BwogSalon: Columbia Class Notes

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What better time to complain about discuss Columbia classes than today, when most of us are struggling to make the harsh transition from sleeping in to sleeping in the back of a big lecture? Our latest installment of BwogSalon features Columbia Class Notes, a new campus publication in which students do just that.  

Name of Publication: Columbia Class Notes

Edition: Volume I, No. I

Description: Columbia Class Notes is a student-run publication on academic affairs at Columbia. Class Notes aims to improve academic life by providing an open forum in which students, faculty, and administrators can constructively discuss various aspects of undergraduate education at Columbia.

Selected Article: “Organizing Beginning Math Courses at Columbia,” proposes an innovative new approach to structuring Columbia’s most popular class—Calculus I. Read it here.

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  1. Gaaah

    Why is it an issue to find more than two lecturers capable of teaching calculus? And since when has increasing class sizes been an appropriate way to correct deficient teaching?

    Aaron, I respect that you're attempting to improve an important course, but I don't agree that that's the way.

    It would be better to have more access to teachers, so yes, having professors available for recitation would help, but weren't those the professors you were removing from the classroom because they weren't effective communicators in the first place?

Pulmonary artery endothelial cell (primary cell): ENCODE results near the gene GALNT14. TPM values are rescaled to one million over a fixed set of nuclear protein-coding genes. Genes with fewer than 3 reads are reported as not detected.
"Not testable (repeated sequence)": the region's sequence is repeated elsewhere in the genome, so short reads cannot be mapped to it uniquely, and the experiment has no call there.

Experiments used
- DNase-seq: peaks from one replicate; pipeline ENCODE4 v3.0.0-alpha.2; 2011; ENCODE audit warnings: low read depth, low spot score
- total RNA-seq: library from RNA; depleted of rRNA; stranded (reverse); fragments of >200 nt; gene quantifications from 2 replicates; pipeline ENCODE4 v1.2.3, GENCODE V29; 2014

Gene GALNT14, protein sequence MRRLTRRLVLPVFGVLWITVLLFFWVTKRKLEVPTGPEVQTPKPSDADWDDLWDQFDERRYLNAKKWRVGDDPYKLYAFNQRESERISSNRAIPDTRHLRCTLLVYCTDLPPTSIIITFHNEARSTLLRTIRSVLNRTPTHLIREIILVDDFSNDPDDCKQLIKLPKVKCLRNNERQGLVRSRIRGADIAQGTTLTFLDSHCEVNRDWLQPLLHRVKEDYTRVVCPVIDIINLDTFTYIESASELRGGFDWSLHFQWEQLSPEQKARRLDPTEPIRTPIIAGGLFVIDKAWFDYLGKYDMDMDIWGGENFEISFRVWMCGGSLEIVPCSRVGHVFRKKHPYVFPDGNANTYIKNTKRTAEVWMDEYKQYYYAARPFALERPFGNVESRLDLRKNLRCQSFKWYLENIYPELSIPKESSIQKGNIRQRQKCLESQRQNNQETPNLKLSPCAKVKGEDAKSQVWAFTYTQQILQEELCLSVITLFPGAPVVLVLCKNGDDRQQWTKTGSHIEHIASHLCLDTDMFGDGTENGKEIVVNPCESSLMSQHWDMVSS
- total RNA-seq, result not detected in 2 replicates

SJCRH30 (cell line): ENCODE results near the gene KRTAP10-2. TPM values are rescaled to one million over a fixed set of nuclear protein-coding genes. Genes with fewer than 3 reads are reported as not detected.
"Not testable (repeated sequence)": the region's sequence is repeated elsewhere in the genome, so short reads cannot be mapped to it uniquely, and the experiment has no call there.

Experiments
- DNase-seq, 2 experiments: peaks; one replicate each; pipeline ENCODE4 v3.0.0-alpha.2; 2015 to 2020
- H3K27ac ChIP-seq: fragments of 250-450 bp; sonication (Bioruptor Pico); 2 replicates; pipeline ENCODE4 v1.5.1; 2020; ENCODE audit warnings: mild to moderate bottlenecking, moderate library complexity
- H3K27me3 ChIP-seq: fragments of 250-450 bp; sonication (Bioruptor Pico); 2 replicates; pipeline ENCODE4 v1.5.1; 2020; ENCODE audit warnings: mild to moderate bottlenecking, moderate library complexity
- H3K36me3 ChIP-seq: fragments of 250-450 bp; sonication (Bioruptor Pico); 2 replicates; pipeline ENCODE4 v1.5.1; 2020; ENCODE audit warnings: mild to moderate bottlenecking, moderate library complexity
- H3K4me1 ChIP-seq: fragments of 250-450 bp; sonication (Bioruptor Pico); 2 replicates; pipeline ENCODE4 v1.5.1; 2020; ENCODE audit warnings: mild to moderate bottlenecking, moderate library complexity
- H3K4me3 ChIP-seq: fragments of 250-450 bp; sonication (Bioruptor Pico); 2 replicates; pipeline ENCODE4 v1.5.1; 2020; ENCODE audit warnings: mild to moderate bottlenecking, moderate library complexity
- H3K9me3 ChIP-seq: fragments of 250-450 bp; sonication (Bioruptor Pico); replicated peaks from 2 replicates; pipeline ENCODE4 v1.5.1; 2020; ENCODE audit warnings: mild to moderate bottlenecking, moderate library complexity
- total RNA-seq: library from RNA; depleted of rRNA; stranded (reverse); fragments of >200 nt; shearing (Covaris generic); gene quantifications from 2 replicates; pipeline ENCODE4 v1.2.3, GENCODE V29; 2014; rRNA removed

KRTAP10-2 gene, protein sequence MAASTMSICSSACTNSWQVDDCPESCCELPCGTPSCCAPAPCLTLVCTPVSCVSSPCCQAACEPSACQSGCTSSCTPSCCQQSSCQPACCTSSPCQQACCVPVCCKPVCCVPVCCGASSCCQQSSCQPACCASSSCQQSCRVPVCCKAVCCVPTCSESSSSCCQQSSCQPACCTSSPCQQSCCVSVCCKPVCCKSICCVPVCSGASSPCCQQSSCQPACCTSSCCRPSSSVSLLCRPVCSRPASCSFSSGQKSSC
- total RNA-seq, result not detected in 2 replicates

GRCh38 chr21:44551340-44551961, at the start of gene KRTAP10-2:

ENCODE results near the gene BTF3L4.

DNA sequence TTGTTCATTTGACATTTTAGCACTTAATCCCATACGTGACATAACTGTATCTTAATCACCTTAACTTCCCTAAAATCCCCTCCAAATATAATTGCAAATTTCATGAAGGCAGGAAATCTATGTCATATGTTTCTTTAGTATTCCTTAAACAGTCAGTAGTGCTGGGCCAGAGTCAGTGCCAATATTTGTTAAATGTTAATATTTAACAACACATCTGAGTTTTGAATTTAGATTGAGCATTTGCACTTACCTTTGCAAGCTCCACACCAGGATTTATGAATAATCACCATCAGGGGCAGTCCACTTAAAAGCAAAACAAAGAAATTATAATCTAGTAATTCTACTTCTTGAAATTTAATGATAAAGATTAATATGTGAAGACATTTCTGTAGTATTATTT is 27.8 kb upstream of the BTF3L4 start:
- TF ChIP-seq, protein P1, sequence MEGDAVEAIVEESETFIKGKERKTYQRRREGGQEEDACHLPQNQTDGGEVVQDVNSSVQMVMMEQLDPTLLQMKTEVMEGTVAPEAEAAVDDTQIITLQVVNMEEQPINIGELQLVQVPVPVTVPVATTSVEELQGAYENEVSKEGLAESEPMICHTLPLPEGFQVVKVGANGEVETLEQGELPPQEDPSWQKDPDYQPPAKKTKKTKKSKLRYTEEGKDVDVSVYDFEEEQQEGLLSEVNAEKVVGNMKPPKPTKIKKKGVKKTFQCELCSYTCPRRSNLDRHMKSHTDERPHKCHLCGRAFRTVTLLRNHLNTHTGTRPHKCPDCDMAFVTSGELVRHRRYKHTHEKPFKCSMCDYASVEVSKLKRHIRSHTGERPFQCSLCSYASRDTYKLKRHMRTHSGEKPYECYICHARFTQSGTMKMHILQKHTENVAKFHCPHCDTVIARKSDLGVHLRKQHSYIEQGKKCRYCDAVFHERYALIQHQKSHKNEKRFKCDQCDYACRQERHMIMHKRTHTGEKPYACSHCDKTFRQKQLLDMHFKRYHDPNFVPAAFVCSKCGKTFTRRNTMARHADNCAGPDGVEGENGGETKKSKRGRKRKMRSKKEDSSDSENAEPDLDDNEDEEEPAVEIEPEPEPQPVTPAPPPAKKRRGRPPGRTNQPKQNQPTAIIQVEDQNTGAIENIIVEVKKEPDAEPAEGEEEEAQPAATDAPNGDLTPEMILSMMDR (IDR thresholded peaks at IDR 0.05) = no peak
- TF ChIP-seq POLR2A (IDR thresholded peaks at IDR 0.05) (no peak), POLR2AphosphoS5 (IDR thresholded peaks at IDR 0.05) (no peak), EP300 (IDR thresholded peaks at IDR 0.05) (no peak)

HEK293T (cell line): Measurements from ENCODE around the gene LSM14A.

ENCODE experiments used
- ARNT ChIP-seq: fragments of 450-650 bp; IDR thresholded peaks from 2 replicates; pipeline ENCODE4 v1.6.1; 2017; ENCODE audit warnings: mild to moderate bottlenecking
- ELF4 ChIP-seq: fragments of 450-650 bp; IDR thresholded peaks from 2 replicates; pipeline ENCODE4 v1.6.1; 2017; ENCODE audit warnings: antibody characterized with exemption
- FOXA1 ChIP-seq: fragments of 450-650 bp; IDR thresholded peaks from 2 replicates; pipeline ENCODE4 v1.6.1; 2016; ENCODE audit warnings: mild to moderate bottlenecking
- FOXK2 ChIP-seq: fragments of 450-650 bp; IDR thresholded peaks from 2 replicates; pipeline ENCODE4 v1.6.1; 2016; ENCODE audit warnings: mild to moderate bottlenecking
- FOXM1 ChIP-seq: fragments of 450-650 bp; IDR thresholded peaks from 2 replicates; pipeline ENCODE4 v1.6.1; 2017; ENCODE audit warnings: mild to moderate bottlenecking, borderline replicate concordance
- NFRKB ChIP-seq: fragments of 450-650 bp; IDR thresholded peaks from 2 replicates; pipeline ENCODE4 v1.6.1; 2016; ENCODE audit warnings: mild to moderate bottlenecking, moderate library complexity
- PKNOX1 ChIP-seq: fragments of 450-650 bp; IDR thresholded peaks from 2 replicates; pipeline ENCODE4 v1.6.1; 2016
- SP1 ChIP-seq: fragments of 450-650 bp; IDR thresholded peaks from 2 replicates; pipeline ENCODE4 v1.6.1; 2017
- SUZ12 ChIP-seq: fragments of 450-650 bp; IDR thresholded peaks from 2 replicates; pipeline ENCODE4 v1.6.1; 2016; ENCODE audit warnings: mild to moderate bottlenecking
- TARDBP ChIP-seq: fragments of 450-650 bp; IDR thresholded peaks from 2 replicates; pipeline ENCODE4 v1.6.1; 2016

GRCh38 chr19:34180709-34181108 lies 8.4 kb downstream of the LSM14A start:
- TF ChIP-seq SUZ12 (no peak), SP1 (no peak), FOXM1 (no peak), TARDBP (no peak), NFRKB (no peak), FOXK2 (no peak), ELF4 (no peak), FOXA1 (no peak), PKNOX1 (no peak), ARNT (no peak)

Calculus should not be a difficult subject to teach - thousands of high schools do it effectively. There is no reason Columbia cannot find an appropriate number of professors (or students of the university) to teach Calculus 1. Ballooning class sizes are not the answer - clearer instruction in reasonable class sizes from all teachers (not to complain about my teacher - Professor Alper was one of the better lecturers I have had at Columbia) is the appropriate solution.

    I believe there are actually two issues here. The first is the overarching question of how can it be taught most effectively. Ideally, everyone learns all of the material expected of someone who has taken a Calc 1 class. This leads to an ideological dispute; namely, should a class, in which every student can learn all of the relevant material perfectly be curved. If you don't think it should be, then you've solved the issue once every student enrolled in Calc 1 can pass a course-wide test of appropriate difficulty. If, however, you think the exceptional students should have opportunities to differentiate themselves from the rest of the class, then you return to the problem of having students complain that some problems are more difficult than the material that was presented in class.

    • Anonymous  

      I thought the author's point is that you'd be removing the other professors from the lecture because they are not good lecturers. Perhaps they'd do better in a smaller group setting in which they can respond directly to specific questions and problems and not have to give a lecture.

      I think Aaron's solution is a good one. It's not perfect, but it's a lot better than the way the class is being taught now.

  2. Anonymous

    except all this is predicated on the basis that columbia actually cares about teaching...

  3. Actually  

    Even as a junior looking at classes, I found this publication very helpful, well-written, and insightful. While CULPA is always the litmus test for "is this class easy?" this is a much more intellectual alternative/supplement. Whoever came up with this idea-- way to go.

  4. Stupid  

    where can I read the full issue? Is there a link I'm missing?

  5. Anonymous

    There are paper copies at Lerner, John Jay, Furnald, Hartley, East Campus, Wien, and Carman. You can also find the link to the article below:

  6. Anonymous  

    I was in Kent earlier today and there are some copies near the door. I'm sure other buildings also have copies.

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